Are you prepared to meet your tax obligations for freelance writers this year? As an independent contractor, your career as a freelance writer offers a great number of perks, but one of the downsides is having to try to estimate your tax obligations. Do you know which forms to fill out?
Whether you’re just starting out as a freelancer or you’ve been at it a while, know your options. You have to pay self-employment tax, which is basically your Social Security and Medicare that’s withheld from a typical paycheck and noted on W-2 forms. As a freelancer, you may get one or more 1099-MISC (miscellaneous income) miscellaneous income earnings from a number of your clients.
I’ve heard a bit of confusion regarding the perception that you don’t have to claim earnings of less than $600 from any client or job, but you may want to think twice about that. The IRS says all earnings are taxable, regardless of the amount.
Quarterly or Annual?
While you should pay estimated taxes on the quarterly basis (tax form 1040-ES, estimated tax for individuals), it can be difficult to determine your projected earnings for the following year and tuck money away to do that. Some find the need to file a new worksheet for every quarter frustrating and time-consuming. Other people I know prefer to just file annually and pay what’s due at tax time. For filing an annual tax return, you’ll need to complete schedule C or you can file Schedule C-EZ (if you have $5,000 or less and expenses).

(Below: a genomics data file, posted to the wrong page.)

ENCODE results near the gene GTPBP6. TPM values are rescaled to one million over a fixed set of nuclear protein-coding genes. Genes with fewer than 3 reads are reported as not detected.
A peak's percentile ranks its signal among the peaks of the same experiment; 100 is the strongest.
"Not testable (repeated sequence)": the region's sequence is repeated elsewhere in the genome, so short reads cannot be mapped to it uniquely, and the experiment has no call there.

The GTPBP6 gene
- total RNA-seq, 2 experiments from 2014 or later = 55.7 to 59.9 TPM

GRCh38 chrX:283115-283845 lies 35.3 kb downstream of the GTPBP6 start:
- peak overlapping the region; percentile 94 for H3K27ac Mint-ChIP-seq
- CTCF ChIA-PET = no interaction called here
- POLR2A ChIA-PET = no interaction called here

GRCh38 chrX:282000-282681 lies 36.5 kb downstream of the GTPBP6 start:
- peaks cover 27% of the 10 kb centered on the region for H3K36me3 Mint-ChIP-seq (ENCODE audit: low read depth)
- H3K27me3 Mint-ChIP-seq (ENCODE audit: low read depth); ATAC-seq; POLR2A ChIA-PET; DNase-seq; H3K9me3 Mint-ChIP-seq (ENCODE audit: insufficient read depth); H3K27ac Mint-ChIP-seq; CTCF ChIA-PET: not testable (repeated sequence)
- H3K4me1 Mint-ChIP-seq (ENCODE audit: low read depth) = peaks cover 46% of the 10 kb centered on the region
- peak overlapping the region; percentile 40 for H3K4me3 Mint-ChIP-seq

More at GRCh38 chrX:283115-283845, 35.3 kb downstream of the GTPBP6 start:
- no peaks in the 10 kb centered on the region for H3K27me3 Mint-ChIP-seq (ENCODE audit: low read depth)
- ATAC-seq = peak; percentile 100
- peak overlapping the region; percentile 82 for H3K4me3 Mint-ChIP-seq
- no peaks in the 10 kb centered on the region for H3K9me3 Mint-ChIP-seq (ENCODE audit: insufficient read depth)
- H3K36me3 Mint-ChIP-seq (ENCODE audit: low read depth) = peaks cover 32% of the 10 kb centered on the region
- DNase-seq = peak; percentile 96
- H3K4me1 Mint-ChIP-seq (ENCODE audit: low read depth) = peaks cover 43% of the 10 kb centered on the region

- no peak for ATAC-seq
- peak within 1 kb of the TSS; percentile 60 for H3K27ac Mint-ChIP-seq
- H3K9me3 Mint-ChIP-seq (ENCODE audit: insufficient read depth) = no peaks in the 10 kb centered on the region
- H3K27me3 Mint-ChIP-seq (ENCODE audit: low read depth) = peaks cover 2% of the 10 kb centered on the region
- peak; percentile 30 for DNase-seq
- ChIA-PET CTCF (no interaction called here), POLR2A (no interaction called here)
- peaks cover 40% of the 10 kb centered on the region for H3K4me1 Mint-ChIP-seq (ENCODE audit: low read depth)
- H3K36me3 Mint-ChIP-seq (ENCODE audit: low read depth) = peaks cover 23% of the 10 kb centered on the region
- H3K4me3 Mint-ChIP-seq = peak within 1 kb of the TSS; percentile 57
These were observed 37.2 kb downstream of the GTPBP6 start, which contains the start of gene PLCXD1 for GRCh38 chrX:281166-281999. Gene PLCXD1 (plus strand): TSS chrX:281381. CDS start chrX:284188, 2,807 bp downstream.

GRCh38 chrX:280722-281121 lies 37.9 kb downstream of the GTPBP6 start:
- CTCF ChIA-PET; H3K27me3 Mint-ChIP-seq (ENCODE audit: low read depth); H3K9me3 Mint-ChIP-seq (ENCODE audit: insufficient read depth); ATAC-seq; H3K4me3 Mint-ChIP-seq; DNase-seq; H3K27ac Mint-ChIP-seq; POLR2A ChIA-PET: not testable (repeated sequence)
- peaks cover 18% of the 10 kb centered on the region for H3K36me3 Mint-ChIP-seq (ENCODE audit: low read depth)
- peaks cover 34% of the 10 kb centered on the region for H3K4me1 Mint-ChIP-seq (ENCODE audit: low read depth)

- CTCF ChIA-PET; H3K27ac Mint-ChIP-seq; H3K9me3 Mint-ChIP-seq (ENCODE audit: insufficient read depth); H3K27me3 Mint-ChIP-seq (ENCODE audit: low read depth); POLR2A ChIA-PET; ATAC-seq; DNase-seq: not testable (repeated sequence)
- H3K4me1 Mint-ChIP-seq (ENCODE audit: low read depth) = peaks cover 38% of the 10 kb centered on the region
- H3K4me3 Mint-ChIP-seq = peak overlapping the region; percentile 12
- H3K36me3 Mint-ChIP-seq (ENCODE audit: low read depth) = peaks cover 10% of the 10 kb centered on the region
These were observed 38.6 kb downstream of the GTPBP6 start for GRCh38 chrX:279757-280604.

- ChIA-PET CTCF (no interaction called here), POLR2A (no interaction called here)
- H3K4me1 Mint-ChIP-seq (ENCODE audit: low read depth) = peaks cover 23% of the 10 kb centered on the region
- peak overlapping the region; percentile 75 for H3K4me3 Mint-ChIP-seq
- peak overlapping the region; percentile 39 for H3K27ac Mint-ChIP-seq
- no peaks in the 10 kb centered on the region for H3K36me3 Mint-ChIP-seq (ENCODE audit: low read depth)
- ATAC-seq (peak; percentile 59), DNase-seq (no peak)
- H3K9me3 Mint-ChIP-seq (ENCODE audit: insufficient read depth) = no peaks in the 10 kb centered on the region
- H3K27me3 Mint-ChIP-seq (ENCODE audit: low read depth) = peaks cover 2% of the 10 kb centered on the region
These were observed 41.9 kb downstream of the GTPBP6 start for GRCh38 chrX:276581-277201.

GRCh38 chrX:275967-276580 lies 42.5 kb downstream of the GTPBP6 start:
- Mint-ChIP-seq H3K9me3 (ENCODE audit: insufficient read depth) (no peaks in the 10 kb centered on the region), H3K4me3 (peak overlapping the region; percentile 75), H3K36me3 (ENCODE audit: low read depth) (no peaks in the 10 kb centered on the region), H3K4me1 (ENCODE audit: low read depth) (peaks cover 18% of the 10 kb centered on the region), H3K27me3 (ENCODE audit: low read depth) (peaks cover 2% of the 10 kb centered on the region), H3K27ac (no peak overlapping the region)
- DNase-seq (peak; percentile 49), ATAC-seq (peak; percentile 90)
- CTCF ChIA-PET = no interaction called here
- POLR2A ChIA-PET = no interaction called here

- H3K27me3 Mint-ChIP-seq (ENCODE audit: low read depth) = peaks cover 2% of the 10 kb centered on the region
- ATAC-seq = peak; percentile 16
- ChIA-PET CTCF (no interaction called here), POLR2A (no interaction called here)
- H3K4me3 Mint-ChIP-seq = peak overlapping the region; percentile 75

To deduct the home office or not?
I know a number of freelance writers who choose not to deduct their office space as a home office deduction because it’s just not worth it, unless you happen to have an entire room, studio, garage space, or whatever for the exclusive use of your business. The space has to be designated for work only (deemed as “regular and exclusive use”), and be the principal location for your business. For more information regarding home office space, check out Publication 587 (Business Use of your Home) on the IRS website.
Watch those deductions
Log online to the IRS website or seek the advice of the CPA when it comes to depreciation, business travel, meals and entertainment, and utility expenses (cell phone, office phone, Internet connections, website services and host fees, etc.). You can deduct certain expenses for business travel, but only 50% of your meal costs when traveling for business.
Be aware of your tax obligations, but at the same time, take all the deductions that you are entitled to. To give you a jump on next year’s taxes, take 15.3% off the top of every payment you receive and tuck it away into a “tax account” or cash in a can so you’ll be better prepared (and less stressed) come next year’s tax time.